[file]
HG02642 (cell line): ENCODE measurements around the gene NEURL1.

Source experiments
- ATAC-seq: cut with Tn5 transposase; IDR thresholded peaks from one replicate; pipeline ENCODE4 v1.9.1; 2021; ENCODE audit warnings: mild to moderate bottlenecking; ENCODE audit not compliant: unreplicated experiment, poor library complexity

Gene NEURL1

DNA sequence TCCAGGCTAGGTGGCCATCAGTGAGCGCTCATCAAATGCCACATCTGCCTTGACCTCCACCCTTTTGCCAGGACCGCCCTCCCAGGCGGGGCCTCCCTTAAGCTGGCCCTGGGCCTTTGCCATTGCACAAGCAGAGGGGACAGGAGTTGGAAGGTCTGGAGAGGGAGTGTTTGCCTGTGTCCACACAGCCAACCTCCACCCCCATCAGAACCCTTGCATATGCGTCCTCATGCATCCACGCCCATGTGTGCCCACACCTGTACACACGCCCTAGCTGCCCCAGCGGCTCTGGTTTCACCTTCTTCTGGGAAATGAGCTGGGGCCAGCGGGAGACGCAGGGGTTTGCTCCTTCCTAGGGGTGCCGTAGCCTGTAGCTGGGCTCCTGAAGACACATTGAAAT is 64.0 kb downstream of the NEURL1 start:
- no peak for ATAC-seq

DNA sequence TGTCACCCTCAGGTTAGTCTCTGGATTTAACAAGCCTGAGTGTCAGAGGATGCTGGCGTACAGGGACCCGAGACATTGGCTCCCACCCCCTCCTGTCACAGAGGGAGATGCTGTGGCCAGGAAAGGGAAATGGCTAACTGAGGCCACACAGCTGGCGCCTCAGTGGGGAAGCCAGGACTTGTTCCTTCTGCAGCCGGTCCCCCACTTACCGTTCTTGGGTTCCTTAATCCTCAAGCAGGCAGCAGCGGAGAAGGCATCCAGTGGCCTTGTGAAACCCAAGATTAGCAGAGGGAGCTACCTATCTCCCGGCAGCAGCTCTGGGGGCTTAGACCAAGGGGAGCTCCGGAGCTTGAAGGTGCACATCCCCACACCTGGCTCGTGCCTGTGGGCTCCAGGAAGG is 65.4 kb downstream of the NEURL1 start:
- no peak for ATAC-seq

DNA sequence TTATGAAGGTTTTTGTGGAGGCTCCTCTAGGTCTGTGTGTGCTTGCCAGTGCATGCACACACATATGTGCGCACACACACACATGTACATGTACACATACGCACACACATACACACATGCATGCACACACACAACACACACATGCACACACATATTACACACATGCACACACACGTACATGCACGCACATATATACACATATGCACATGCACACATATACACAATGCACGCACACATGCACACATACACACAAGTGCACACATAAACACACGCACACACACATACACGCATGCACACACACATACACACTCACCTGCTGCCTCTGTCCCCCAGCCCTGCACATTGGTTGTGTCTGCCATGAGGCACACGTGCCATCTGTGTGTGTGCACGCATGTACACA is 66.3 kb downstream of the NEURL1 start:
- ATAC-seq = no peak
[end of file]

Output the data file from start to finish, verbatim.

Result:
HG02642 (cell line): ENCODE measurements around the gene NEURL1.

Source experiments
- ATAC-seq: cut with Tn5 transposase; IDR thresholded peaks from one replicate; pipeline ENCODE4 v1.9.1; 2021; ENCODE audit warnings: mild to moderate bottlenecking; ENCODE audit not compliant: unreplicated experiment, poor library complexity

Gene NEURL1

DNA sequence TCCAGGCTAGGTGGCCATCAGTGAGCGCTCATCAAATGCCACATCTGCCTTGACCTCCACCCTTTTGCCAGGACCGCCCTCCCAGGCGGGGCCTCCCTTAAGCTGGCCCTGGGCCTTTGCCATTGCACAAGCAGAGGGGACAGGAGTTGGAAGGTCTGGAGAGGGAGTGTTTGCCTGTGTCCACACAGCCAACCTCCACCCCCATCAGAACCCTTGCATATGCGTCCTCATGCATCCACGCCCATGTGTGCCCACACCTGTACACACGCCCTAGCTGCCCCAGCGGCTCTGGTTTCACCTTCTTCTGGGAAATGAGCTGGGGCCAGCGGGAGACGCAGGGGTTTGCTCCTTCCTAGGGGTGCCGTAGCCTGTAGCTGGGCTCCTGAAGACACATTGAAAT is 64.0 kb downstream of the NEURL1 start:
- no peak for ATAC-seq

DNA sequence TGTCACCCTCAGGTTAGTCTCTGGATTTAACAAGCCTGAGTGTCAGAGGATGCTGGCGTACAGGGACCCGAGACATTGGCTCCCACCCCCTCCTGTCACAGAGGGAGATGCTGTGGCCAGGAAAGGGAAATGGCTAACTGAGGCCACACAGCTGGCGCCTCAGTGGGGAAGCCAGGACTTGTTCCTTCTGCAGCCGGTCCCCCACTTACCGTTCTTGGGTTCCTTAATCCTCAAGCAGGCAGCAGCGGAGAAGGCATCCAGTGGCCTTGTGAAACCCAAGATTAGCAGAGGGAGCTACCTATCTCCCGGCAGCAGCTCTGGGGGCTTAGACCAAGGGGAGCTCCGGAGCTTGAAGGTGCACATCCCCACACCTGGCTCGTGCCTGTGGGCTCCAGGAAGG is 65.4 kb downstream of the NEURL1 start:
- no peak for ATAC-seq

DNA sequence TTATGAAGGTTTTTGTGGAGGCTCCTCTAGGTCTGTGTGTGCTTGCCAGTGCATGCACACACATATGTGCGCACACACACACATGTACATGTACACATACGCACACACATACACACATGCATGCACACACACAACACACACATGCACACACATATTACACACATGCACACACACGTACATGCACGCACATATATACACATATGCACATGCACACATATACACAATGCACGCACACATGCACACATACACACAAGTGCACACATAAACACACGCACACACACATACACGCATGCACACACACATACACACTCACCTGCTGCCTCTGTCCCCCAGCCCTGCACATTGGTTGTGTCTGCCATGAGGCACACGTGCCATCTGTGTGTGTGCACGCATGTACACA is 66.3 kb downstream of the NEURL1 start:
- ATAC-seq = no peak